Early this year, I read ‘A History of Britain in 21 Women’, so spent a lot of the rest of the year waiting for this one to come out in paperback. Therefore, it was a great choice for my ‘Non-Fiction November’.
The best thing about these books is that they are a short and sweet introduction to some wonderfully fascinating women who you want to find out more about. Of course, this is not a definitive collection of fabulous females – and you may not agree with all of Murray’s choices – but you will certainly learn something.
As I read about some women who I had never come across – such as Pharaoh Hatshepsut – I found myself admiring the determination of all of these women who have all fought for their place in ‘Her-story’, often against all odds.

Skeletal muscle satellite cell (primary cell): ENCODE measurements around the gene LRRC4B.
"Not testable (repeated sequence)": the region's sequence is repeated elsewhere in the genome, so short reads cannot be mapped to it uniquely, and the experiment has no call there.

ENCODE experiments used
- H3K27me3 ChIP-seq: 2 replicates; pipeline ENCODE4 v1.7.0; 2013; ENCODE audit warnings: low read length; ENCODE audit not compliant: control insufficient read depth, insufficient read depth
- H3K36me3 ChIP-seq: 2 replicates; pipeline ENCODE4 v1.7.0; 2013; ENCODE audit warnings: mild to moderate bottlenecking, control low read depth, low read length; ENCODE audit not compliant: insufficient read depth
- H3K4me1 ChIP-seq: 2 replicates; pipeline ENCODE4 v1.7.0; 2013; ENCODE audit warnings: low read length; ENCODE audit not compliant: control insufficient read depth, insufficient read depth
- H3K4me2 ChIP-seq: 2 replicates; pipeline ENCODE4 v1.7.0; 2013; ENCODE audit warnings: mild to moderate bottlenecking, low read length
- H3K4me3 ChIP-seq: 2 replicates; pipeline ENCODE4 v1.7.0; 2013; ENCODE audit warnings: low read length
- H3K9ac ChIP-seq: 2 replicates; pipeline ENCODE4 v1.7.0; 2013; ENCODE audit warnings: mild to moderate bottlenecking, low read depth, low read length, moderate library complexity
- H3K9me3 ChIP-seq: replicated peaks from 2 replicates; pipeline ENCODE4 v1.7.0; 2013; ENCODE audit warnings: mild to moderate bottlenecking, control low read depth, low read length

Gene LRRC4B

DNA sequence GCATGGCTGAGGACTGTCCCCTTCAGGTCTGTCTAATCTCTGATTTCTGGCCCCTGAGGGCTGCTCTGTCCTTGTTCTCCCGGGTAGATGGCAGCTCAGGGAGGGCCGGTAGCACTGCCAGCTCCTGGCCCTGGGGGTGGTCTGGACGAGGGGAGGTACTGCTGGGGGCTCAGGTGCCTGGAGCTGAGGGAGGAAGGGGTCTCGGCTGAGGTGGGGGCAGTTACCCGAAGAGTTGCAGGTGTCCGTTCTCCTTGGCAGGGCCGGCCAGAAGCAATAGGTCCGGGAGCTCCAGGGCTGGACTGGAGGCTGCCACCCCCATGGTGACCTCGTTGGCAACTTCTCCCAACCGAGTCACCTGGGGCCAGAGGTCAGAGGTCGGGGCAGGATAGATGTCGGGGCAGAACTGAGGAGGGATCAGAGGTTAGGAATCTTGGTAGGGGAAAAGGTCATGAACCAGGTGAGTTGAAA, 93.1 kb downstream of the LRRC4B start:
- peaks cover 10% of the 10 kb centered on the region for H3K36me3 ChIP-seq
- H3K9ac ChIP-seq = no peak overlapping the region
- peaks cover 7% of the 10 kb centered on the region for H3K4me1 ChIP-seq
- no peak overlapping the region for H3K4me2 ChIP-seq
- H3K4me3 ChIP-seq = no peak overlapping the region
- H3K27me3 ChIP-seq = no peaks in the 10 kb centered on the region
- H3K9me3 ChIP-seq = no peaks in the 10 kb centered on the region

The stories that really made me think and have left me wanting to find out even more were those of Joan of Arc, Marie Curie and Artemisa Gentileschi. Of course, I have a working knowledge of the first two women, but now I want to find out even more about them to draw my own conclusions. However, Artemisa Gentileschi was a figure new to me and her story, as well as her art, has really caught my attention.
All of these stories are those of women who have changed the world. In their own way, they have made an impact on the history of the world, and should be an inspiration to us all to make our mark.
There is only one small issue with the book. A teeny, tiny one that even had me texting my mum for confirmation. The book suggests in the TV series ‘Morse’ you never find out Inspector Morse’s christian name. However, as a dedicated fan (I was brought up on all the classics), I can confirm that this is incorrect – you do indeed find out his christian name. But, let’s be honest, it does not stop it from being a great book.